By doing so he outstandingly demarked the French colonisation of Mauritius from the Dutch who inadvertently discovered and later colonised the island before eventually abandoning it for good. Malo, Brittany, France arrived in the island on 4 June Though he had very elementary schooling he was a prosperous trader and highly ranked as an eminent sailor and soldier. He was also an engineer in shipbuilding and in the construction of forts.
At that time, rivalries among European powers to establish their supremacy in the Indian Ocean were intense. In the French came to know that the Dutch were to definitely abandon the island when some of their ships called for supplies. The news was diligently relayed to France.
On 5 AprilDenis de Nyon, an engineer specialised in the design and construction of fortified buildings for military use, was nominated as governor of the island by the directors of the Compagnie des Indes - the vassal of the King of France. He arrived with a batch of settlers from Brittany, France.
Two days later he was installed as the new governor of Isle de France in the presence of Le Toullec du Rongoult who came with a group of 16 persons from Bourbon on 1 December to start colonising Mauritius.
Le Toullec du Rongoult was nominated as the governor of Isle de France by the governing body of Bourbon - the Conseil Provincial - before the arrival of de Nyon.
Controlling Mauritius was a strategic move for the French and Bourbon was an important base from which they colonised the island. A rival maritime power in Isle de France would have constituted a direct threat to their supremacy in the region and to the development of Bourbon where they were growing Arabian coffee trees — a precious crop at that time.
The French settlers in Mauritius brought in people from Africa, Madagascar and India to work as artisans, slaves or sailors. These people, along with slaves who fled to the forests during the Dutch's presence in the island, formed the original core population of Mauritius.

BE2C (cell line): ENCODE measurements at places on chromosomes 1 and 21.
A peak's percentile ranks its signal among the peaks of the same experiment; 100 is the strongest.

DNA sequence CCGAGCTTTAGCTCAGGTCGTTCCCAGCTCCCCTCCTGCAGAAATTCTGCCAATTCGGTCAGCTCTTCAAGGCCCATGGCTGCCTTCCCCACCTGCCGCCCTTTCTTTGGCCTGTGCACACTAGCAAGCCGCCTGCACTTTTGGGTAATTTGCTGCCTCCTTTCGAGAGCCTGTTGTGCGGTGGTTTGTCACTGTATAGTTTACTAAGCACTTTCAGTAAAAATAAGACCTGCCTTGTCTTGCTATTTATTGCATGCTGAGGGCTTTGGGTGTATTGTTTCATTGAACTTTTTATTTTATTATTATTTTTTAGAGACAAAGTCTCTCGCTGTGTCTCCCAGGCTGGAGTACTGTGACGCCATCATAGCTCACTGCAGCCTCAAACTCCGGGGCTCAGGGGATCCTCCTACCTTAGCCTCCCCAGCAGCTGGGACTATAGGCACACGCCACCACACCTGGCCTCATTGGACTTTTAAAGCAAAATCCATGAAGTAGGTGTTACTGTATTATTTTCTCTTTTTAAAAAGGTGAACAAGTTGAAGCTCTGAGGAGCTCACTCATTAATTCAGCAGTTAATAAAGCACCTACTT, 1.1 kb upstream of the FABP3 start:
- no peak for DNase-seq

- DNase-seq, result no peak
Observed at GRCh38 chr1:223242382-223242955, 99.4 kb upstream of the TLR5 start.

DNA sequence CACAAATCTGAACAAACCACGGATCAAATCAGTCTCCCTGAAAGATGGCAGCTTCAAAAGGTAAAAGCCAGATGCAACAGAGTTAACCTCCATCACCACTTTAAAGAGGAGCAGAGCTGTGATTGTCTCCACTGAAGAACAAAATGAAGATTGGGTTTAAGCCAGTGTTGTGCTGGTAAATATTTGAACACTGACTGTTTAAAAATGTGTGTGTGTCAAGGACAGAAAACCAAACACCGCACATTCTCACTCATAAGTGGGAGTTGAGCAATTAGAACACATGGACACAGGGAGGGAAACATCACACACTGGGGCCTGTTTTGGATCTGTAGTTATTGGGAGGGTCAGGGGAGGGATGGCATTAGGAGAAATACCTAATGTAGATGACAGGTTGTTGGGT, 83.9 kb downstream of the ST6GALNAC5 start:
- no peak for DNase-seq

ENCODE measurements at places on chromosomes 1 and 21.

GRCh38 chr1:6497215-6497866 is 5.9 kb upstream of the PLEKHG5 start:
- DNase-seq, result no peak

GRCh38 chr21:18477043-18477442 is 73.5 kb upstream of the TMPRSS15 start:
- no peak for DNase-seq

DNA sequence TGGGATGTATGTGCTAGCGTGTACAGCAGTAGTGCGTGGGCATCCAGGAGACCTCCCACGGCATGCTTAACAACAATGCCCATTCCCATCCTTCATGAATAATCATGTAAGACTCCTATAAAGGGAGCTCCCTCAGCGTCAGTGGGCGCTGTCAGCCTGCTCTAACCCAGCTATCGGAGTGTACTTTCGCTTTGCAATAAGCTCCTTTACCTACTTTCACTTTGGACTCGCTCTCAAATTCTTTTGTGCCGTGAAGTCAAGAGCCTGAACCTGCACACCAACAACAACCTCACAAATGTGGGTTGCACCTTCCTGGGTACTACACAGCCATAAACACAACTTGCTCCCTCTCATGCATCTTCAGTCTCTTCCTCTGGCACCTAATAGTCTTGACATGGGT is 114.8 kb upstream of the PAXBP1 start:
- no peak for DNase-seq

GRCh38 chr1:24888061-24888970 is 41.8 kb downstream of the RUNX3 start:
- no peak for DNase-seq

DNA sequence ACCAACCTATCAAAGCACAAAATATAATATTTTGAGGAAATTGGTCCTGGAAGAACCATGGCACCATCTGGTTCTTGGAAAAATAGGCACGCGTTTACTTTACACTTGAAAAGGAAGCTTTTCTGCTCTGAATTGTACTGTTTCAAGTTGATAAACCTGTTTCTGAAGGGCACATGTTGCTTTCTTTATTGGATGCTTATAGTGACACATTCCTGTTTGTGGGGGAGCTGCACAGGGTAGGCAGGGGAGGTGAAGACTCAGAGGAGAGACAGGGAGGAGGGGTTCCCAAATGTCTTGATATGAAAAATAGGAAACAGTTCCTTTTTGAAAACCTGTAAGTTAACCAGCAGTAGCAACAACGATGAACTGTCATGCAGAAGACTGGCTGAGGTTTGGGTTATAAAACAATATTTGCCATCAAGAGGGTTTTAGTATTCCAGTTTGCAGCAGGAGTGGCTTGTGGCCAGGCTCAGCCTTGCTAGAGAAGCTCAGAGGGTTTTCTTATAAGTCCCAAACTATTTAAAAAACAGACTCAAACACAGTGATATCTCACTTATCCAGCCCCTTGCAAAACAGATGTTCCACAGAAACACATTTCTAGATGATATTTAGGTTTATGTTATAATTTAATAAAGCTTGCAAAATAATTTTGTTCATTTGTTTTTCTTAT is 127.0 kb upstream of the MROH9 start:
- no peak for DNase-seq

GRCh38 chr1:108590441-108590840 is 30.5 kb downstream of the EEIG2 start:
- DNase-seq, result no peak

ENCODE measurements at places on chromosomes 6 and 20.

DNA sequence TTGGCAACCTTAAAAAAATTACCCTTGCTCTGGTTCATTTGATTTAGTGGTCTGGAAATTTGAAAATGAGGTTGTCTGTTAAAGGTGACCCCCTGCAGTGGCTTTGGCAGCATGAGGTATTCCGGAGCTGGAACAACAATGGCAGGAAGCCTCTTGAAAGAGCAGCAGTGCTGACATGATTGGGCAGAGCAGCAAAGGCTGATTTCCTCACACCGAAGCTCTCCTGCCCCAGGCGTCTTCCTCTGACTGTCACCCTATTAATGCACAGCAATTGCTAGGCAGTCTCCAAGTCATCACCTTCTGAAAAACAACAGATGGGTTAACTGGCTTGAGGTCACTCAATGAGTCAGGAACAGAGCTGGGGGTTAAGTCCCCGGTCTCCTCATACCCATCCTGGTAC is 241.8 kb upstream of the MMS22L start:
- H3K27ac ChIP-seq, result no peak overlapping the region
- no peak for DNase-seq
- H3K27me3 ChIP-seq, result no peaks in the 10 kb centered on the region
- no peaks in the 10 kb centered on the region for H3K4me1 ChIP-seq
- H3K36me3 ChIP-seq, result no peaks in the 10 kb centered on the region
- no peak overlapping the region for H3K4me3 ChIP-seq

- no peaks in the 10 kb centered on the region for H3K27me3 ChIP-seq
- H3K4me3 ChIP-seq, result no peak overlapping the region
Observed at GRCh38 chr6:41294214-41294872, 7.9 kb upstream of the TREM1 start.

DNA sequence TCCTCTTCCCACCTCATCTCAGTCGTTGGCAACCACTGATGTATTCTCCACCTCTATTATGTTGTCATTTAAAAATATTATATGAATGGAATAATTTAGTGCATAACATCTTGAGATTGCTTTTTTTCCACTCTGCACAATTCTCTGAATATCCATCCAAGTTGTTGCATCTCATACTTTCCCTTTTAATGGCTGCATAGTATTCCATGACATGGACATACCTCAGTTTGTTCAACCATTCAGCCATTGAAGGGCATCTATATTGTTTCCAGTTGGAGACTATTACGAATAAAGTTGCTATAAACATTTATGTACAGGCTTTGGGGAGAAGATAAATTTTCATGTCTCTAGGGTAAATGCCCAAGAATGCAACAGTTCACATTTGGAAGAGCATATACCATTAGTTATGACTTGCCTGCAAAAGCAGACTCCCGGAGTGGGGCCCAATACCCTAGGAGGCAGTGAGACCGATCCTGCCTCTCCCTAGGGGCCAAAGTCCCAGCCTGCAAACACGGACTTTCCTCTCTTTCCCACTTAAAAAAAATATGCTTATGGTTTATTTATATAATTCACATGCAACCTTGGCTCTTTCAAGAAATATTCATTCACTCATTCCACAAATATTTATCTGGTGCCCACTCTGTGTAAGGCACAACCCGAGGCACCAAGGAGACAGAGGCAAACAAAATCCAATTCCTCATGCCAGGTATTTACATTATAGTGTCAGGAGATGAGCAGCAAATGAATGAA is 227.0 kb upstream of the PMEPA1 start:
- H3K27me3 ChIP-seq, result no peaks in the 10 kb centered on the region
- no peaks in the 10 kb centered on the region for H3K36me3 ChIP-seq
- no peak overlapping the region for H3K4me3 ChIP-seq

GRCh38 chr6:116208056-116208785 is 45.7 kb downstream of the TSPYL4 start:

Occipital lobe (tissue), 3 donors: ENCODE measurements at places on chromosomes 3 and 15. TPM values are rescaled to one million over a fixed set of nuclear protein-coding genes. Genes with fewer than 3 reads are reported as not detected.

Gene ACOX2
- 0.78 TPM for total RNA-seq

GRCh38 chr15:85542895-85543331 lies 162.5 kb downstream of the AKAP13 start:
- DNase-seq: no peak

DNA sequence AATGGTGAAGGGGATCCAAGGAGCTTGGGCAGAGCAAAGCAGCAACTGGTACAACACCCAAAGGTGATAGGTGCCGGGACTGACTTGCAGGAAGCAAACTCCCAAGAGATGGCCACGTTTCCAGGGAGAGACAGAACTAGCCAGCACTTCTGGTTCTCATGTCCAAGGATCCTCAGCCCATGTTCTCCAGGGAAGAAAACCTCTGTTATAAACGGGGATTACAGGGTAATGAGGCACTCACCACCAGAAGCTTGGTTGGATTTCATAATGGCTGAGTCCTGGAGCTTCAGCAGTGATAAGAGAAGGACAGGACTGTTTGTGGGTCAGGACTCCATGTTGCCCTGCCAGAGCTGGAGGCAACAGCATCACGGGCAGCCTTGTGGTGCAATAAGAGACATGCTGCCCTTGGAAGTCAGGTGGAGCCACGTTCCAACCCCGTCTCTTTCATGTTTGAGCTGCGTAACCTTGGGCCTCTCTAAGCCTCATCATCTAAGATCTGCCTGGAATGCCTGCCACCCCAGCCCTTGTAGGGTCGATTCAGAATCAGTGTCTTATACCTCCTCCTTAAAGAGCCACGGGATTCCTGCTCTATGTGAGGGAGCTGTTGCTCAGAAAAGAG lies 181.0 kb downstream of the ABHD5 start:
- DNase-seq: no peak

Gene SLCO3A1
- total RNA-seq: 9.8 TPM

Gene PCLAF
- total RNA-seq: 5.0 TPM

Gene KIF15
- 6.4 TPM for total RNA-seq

Life of the French Settlers in Mauritius during the early years of French Colonisation The newly settled French colonists in Mauritius were basically confronted with the same challenges as the Dutch who attempted to colonise the island.
The colonial system relied heavily on slavery for the development of Mauritius and the thriving of its economy. People brought in from Madagascar and Africa to toil in servitude were inhumanely treated by their masters. Many revolted against the colonists and were consequently severely punished or atrociously executed.
Others fled to the forests and organised themselves into leading a guerrilla warfare against the French settlers. To counteract the attacks of the fugitives referred to as esclaves marrons - marooned slavesFrench soldiers and colonists led armed expeditions in the forests of Isle de France.
Much blood and gore have been shed in these conflicts! To exacerbate the prevailing state of affairs, basic necessities of life were scarce. Severe climatic conditions, huge swarms of locusts and rats destroyed crops.
Violent cyclonic gusts blew down thatched habitations; clothes and shoes were barely available as the company shipped essential supplies only sparingly. The French settlers in Mauritius, who were supposed to cultivate the land, frequently fought among themselves.